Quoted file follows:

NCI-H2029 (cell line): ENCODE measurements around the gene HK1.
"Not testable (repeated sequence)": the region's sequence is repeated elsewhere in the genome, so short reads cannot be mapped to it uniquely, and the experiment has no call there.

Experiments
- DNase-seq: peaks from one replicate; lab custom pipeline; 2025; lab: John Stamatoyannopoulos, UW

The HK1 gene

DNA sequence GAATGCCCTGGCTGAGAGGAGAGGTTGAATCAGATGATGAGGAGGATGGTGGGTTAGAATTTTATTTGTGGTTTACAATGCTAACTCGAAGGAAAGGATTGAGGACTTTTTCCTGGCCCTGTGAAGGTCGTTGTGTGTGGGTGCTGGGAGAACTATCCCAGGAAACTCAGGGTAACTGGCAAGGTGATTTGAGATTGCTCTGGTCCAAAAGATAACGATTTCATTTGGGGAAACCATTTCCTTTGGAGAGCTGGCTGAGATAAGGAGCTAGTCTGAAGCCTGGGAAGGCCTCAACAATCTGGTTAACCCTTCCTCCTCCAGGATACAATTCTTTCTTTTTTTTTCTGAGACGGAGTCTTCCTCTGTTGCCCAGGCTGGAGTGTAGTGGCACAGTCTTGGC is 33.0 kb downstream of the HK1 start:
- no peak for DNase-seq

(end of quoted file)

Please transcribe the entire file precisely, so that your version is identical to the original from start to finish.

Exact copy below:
NCI-H2029 (cell line): ENCODE measurements around the gene HK1.
"Not testable (repeated sequence)": the region's sequence is repeated elsewhere in the genome, so short reads cannot be mapped to it uniquely, and the experiment has no call there.

Experiments
- DNase-seq: peaks from one replicate; lab custom pipeline; 2025; lab: John Stamatoyannopoulos, UW

The HK1 gene

DNA sequence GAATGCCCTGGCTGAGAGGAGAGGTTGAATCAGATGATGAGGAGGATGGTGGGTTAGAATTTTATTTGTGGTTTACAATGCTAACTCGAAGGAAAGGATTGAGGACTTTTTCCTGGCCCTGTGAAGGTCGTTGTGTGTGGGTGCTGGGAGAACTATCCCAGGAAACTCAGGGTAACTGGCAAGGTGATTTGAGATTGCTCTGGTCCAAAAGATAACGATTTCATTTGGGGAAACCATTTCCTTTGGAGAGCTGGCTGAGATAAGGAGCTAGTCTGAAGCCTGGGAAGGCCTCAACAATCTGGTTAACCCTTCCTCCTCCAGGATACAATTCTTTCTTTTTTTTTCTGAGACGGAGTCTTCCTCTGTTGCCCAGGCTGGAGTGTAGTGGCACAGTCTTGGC is 33.0 kb downstream of the HK1 start:
- no peak for DNase-seq